Presentation on theme: "Hearing Disorders The most common hearing disorders are those that affect hearing sensitivity. When a sound is presented to a listener with a hearing sensitivity."— Presentation transcript:
Hearing Disorders The most common hearing disorders are those that affect hearing sensitivity. When a sound is presented to a listener with a hearing sensitivity disorder, one of two things may occur: 1.The listener with a HS disorder may be unable to detect the sound. 2.The sound will not be as loud to that listener as it would be to a listener with normal hearing.
Note: Vision is different. The most common vision disorders affect acuity, not sensitivity to light. Acuity is the ability to resolve differences. Eyeglasses and contact lenses improve acuity, not sensitivity to light. Hearing aids are just the opposite – they improve sensitivity to sound by amplifying it – but do not improve acuity. Important: This sensitivity vs. acuity distinction is not quite so simple with hearing: hearing loss of any significance nearly always involves problems of both sensitivity and acuity – sounds are harder to hear (sensitivity) and they are nearly always distorted (acuity). More later.
The Audiogram Most common way to measure hearing sensitivity is to measure pure-tone (sinusoid) thresholds. Threshold: Intensity required to barely detect a sound. Red: right ear (red, round, right)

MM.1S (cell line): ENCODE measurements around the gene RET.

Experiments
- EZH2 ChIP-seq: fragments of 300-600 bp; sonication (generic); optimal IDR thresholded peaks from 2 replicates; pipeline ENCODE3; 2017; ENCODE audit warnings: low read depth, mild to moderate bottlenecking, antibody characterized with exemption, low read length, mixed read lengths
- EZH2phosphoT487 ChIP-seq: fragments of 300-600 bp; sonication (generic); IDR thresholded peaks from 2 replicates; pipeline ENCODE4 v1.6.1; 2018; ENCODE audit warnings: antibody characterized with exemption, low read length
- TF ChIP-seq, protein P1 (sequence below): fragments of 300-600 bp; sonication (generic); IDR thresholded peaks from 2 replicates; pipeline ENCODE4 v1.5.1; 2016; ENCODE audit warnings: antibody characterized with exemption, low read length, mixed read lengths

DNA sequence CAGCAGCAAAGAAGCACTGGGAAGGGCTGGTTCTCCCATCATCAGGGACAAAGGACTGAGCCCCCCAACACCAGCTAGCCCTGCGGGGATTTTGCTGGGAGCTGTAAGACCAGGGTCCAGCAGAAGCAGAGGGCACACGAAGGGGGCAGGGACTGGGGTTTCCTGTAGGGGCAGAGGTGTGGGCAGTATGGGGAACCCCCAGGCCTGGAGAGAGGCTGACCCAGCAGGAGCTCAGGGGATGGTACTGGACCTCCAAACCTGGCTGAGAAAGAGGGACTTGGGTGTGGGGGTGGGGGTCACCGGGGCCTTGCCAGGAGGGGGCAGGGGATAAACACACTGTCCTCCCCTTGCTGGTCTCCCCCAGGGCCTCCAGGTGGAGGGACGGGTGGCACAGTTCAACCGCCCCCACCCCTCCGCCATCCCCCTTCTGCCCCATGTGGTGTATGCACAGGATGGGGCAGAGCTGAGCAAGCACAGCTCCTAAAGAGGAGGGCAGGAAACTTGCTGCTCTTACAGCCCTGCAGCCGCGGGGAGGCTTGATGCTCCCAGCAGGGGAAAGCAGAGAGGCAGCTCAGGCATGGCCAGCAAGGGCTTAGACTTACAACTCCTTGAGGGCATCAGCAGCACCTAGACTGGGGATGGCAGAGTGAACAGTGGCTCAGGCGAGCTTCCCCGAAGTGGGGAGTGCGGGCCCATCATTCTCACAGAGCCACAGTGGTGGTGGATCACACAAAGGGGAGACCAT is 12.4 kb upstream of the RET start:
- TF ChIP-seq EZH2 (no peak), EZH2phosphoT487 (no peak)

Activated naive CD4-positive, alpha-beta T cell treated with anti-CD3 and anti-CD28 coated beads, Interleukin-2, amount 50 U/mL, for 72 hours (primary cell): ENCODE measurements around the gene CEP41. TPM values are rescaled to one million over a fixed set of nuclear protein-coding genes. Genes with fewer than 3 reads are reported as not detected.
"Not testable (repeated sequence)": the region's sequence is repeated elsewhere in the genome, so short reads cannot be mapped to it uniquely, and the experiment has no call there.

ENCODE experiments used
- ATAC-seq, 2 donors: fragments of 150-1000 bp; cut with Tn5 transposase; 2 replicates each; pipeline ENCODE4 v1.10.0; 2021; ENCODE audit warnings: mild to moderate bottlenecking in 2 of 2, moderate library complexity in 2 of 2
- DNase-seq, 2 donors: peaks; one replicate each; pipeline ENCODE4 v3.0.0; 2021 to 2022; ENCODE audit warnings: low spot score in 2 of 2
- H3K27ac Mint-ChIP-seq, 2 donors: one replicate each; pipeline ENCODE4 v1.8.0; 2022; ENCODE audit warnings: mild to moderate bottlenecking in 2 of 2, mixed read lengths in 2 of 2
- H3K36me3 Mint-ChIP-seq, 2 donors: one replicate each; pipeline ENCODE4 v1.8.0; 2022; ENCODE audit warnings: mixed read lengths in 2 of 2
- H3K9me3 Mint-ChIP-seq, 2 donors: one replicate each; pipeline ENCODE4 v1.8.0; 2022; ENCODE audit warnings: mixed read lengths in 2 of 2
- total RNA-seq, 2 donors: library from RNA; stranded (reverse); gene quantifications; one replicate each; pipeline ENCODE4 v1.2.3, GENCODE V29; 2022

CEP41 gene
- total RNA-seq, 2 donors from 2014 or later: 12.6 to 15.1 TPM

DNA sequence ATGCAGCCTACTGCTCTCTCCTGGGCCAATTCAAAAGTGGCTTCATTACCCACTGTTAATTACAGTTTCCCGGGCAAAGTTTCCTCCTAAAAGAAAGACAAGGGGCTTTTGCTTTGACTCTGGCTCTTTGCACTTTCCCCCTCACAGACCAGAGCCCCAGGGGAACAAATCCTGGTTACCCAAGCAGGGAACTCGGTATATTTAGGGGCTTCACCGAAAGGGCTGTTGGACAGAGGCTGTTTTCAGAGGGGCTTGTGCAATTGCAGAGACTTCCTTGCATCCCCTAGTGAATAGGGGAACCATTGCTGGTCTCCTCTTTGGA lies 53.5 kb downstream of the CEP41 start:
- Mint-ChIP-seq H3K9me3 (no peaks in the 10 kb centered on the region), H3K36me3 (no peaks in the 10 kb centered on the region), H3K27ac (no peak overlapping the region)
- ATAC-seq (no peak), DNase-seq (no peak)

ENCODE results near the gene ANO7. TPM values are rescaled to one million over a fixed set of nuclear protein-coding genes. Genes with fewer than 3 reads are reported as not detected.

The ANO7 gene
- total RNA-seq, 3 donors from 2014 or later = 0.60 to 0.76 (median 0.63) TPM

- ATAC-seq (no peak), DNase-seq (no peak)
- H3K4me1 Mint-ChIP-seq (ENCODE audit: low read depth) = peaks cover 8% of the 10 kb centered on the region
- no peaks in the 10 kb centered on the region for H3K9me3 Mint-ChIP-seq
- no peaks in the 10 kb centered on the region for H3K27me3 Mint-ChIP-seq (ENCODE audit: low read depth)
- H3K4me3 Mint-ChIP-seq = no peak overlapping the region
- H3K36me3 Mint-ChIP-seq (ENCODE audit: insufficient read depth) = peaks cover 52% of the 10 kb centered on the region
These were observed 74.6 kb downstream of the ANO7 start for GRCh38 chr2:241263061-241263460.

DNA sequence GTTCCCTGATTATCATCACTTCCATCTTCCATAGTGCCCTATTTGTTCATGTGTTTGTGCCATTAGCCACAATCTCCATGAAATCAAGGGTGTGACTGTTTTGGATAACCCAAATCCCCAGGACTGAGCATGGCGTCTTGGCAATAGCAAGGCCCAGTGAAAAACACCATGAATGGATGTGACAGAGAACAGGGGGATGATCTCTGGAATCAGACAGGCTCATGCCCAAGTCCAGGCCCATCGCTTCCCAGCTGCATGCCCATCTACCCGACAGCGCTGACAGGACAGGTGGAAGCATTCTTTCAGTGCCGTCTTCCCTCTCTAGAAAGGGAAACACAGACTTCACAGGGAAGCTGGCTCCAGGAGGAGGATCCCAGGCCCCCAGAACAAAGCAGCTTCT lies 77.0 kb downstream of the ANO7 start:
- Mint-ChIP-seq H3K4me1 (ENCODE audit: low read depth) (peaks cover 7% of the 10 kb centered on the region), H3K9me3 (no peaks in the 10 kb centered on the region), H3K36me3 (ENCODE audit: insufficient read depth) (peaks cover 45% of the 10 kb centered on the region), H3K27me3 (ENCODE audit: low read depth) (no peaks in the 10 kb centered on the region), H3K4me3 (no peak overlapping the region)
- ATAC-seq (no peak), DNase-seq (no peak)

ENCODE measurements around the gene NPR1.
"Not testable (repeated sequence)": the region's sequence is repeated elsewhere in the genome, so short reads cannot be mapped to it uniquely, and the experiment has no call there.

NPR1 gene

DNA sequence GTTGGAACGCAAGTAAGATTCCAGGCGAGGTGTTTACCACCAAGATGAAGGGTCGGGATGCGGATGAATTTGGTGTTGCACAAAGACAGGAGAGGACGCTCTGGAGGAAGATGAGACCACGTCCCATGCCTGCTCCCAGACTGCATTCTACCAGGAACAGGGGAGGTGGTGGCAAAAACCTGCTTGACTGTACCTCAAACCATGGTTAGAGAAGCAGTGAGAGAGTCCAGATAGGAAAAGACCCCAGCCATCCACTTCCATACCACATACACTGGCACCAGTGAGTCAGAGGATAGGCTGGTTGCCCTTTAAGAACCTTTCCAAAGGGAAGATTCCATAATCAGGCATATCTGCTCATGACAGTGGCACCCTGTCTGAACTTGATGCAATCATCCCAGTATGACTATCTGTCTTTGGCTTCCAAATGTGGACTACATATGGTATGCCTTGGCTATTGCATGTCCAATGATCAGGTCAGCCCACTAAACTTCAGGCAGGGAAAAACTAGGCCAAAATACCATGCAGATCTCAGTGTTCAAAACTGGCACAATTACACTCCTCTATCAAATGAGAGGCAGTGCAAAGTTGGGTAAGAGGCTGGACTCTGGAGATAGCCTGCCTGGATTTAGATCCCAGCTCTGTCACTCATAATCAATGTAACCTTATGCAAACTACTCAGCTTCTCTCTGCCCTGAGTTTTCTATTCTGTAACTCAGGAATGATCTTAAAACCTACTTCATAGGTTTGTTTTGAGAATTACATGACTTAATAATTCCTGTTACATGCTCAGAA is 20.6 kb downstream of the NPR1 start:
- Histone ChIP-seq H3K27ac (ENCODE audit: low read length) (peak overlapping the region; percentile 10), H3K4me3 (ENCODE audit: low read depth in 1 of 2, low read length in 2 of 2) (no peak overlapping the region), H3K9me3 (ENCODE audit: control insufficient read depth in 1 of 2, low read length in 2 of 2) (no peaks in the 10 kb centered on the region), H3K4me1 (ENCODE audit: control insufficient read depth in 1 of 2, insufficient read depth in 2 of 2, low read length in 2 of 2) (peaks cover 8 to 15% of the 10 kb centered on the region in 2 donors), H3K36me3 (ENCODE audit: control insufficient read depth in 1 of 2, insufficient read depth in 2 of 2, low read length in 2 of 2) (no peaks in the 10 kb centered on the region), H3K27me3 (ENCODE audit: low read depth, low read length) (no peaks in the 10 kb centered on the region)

Mild high-frequency loss Red: right ear
Moderate-to-profound bilateral loss Pure Tone Average (PTA) Average thresholds at 500, 1000, 2000 Hz – the frequencies most important for speech understanding. From the audiogram above: Pure-tone Average, Left Ear: 93 dB Pure-tone Average, Right Ear:50 dB
Terminology Normal Hearing:PTAs < 25 dB Hearing Impairment:PTAs dB Deaf:PTAs > 92 dB The term deafness is reserved for cases in which “ … the handicap for hearing everyday speech … [is] … total” (Davis & Silverman, 1979). Despite these conventions: (1) there is no sharp dividing line between hearing impairment and deafness, and (2) degrees of deafness are meaningful; e.g., there is an important difference between PTAs of 110 and 95.
Types of Hearing Disorders Many ways to classify hearing disorders 1. Nature of the loss: Sensitivity vs. Acuity Dysacusia – Deficit in discrimination or interpretation of sound: “Don’t shout, I can hear you just fine. I just can’t understand what you’re saying.” Disacusia is a good term that isn’t in very common use. Acuity deficits sometimes due to disorders of the central auditory system. Disorders of sensitivity and acuity are not mutually exclusive.